Summary: This is a study which shows that Sunday is the Divinely-instituted day of worship for the Lord’s Church under the New Covenant as opposed to the Sabbath.

For those who sincerely wish to please the Lord by doing His will, determining which day is the proper day on which God’s people should come together to offer worship is quite crucial. Scriptural and historical evidences provide a firm foundation for concluding that the Lord’s Church should worship God on Sunday, the first day of the week.


From the Creation account, we understand that Jehovah God created the world in six days and sanctified (set apart) the seventh day as a day of rest for Himself (Genesis 2:1-3).

It may be natural to assume that God instructed Adam and Eve and their descendants about the significance of the seventh day and commanded them to observe it. However, such an assumption is a dangerous presumption. For, the Scriptures indicate that the Sabbath was first revealed to the children of Israel after their exodus from Egypt (Nehemiah 9:13-14).

The Sabbath observance was meant to be a reminder of how that God brought rest to the Israelites from their hard labors of slavery in Egypt (Deuteronomy 5:12-15). The Scriptures are clear that the Sabbath was an integral part of the Covenant God established with the Israelites (Exodus 34:28; Deuteronomy 4:13; 5:1-5, 12). The Israelites were to observe the Sabbath as “a sign” or token of the special and exclusive relationship they had with God. It was a demonstration that God “sanctified” (set apart to Himself) the Israelites from all other nations (Exodus 31:12-18; Ezekiel 20:10-12).

The Israelites were told to expect a new covenant to be established that would be unlike that which was established in the desert of Sinai (Jeremiah 31:31-32). We find that this new covenant was established by and through Christ Jesus (Hebrews 8:6-12). With the arrival of the new covenant, the old covenant is made obsolete (Hebrews 8:13; 10:9). The covenant written on stone (Exodus 31:18; 32:16) has been done away with (2 Corinthians 3:7-11). With the coming of the new covenant of Christ Jesus, the old covenant with its law has ended (Exodus 24:12; Romans 10:4).

The old covenant with its laws and ordinances was a spiritual tutor for the Israelites to prepare them for the coming of Christ (Galatians 3:24). The Mosaic Law with its ordinances and observances was only “a shadow of the good things to come” with the better covenant and law of Christ (Hebrews 10:1). This, says the apostle Paul, includes the Sabbath (Colossians 2:16-17).


That Christians were expected to assemble and worship is quite clear (Hebrews 10:24-25).

The establishment of the Christian day of worship is based primarily upon two Supernatural events. First, the Lord Jesus rose from the grave on the first day of the week (Luke 24:1-7). Secondly, the Lord established His Church on the day of Pentecost (Acts 2:1), which always fell on “the morrow after the Sabbath” (Lev. 23:15-16), hence, on the first day of the week. So, the Church started out meeting for worship on the first day of the week (cf. Acts 2:42).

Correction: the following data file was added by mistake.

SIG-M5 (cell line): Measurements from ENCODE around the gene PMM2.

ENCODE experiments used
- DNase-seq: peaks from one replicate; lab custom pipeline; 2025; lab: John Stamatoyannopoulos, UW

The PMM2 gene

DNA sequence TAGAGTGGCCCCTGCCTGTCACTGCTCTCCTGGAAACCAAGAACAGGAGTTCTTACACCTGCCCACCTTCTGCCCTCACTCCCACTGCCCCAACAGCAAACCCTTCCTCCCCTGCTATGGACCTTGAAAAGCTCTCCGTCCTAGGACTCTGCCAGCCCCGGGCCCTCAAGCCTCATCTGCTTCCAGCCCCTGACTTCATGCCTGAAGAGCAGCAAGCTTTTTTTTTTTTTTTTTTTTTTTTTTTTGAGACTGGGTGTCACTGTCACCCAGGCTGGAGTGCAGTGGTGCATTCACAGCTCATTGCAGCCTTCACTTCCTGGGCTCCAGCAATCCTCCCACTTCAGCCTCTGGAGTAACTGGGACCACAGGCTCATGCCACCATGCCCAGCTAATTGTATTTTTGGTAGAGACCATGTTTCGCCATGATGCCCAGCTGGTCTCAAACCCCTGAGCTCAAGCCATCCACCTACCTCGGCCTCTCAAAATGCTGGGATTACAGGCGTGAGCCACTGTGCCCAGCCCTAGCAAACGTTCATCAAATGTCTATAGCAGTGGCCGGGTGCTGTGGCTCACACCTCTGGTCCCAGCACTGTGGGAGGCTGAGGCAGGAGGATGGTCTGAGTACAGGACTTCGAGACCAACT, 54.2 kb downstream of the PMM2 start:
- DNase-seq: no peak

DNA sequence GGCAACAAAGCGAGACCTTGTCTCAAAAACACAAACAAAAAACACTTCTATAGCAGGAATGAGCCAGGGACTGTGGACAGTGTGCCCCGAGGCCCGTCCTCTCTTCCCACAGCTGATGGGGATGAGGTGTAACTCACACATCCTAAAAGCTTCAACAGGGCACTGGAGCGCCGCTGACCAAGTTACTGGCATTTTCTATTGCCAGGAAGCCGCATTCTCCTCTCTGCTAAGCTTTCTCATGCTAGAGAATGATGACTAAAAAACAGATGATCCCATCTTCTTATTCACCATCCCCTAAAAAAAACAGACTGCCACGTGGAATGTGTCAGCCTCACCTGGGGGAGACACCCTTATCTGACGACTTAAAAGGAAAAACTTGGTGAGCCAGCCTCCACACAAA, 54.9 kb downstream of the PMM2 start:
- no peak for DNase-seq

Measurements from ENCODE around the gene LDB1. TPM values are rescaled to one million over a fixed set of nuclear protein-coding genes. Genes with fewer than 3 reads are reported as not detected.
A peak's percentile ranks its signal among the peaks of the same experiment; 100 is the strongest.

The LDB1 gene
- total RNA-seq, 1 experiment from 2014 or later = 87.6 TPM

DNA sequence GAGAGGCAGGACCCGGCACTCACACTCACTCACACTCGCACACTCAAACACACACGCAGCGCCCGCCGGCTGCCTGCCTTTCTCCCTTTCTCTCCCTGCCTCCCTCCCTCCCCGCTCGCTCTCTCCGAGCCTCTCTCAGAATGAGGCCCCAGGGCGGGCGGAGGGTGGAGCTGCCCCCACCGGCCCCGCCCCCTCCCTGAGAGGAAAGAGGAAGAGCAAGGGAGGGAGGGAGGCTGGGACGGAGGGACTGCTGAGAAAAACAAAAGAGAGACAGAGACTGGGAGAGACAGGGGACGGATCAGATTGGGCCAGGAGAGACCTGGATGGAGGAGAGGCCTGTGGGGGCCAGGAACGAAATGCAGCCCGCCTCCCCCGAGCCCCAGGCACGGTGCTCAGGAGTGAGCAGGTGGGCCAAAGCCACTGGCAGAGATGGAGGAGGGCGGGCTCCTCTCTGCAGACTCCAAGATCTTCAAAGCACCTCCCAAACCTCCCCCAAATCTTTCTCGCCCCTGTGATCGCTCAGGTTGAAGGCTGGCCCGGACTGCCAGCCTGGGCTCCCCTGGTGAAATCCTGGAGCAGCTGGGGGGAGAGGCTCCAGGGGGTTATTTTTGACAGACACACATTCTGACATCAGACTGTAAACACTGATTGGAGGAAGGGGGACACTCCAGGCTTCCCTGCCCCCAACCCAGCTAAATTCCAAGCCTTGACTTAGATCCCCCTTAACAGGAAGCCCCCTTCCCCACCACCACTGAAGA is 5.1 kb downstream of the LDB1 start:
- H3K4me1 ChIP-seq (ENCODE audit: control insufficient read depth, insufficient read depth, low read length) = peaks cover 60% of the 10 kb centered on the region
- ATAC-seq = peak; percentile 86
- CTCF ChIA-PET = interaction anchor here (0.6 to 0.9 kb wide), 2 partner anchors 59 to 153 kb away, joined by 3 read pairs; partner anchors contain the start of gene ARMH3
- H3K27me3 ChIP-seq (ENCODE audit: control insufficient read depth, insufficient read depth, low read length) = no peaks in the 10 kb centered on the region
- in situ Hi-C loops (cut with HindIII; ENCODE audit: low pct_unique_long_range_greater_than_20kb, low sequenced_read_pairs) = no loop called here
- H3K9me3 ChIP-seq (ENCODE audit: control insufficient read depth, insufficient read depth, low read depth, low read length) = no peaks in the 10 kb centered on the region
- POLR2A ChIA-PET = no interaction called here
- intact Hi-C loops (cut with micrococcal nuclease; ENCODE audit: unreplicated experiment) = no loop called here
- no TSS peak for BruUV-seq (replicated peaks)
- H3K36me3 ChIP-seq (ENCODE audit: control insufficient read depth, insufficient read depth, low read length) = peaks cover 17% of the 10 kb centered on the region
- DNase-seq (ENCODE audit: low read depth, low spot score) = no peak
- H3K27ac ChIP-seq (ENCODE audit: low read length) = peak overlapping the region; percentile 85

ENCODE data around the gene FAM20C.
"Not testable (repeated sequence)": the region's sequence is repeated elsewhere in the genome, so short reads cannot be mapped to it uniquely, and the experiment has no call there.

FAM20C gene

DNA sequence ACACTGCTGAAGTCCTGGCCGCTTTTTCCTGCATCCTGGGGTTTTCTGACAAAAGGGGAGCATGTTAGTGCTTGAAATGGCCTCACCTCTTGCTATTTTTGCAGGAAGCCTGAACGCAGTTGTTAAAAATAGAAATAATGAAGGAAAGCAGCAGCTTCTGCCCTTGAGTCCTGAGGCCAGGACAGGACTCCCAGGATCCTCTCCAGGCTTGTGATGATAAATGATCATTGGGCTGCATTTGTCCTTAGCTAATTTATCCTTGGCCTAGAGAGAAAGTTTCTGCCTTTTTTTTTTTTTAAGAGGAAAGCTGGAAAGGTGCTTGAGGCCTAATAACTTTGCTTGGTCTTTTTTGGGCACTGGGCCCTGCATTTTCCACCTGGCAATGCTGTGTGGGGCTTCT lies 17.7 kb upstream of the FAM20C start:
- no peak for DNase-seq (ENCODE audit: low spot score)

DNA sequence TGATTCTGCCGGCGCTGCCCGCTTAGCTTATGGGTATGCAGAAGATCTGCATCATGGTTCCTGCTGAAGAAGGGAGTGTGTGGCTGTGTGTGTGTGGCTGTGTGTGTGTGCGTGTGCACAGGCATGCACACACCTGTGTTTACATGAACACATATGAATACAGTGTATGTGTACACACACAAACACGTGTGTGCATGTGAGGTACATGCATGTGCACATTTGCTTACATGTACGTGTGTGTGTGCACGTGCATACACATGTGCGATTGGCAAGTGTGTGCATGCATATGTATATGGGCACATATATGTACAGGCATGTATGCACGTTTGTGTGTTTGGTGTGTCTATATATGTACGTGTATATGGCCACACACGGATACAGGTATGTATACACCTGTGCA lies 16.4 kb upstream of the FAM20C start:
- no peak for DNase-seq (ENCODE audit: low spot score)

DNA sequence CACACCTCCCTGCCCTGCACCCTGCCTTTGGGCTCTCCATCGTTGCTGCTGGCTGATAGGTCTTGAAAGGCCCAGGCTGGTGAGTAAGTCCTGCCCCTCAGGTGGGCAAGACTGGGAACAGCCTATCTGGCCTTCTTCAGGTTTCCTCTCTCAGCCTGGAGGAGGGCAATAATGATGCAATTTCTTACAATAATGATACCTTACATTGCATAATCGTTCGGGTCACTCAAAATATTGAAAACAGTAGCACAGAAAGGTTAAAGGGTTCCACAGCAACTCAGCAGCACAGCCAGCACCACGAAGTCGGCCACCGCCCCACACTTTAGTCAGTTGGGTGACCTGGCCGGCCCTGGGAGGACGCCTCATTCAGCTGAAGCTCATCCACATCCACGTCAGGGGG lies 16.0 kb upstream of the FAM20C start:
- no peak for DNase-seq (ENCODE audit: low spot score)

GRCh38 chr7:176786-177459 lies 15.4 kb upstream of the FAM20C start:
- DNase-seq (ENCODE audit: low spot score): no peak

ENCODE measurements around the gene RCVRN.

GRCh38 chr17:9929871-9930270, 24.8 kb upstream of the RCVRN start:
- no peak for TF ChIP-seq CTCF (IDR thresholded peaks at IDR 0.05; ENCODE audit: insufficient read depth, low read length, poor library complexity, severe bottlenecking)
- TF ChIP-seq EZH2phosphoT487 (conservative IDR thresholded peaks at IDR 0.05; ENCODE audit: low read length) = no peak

It is not surprising, then, to find the local church at Troas assembling upon “the first day of the week” to break bread, i.e., to worship, (Acts 20:7). Furthermore, the apostle Paul instructed the brethren of the Corinthian congregation what they are to do when they assemble for worship (1 Corinthians 11:17-34; 14:1-40). In addition to teaching them how they are to partake of the Lord’s Supper, sing, pray and receive instruction, Paul tells them to be contributing into the church treasury “every first day of the week” (1 Corinthians 16:1-2 – Greek text; cf. NASB).

One will search in vain for New Testament evidence that the church came together to worship God on the Sabbath day. Yes, it certainly was the case that the apostles frequented the synagogues on the Sabbath for the purpose of preaching the gospel. For, that is where the largest concentration of Jews would have been (cf. Acts 13:14; 17:1-2, etc.), and the message regarding Jesus was to be spoken first to them (Romans 1:16).

It is highly significant that the earliest writings of various leaders of the primitive Church state that it is the historic practice of Christians to assemble for worship on the Lord’s Day, the first day of the week, rather than on the Sabbath. Consider the following:

The Didache

"But every Lord’s day . . . gather yourselves together and break bread, and give thanksgiving after having confessed your transgressions, that your sacrifice may be pure. But let no one that is at variance with his fellow come together with you, until they be reconciled, that your sacrifice may not be profaned" (Didache 14 [A.D. 95]).

Ignatius of Antioch

"If therefore those who lived according to the old practices [i.e. Jews] have come to the possession of a new hope, no longer observing the Sabbath, but living in the observance of the Lord’s day, on which also our life has sprung up again by Him and by His death….Let us therefore no longer keep the Sabbath after the Jewish manner, …let every friend of Christ keep the Lord’s day as a festival, the resurrection day, the queen and chief of all days of the week." (Epistle of Ignatius to Magnesians, [AD 110]).

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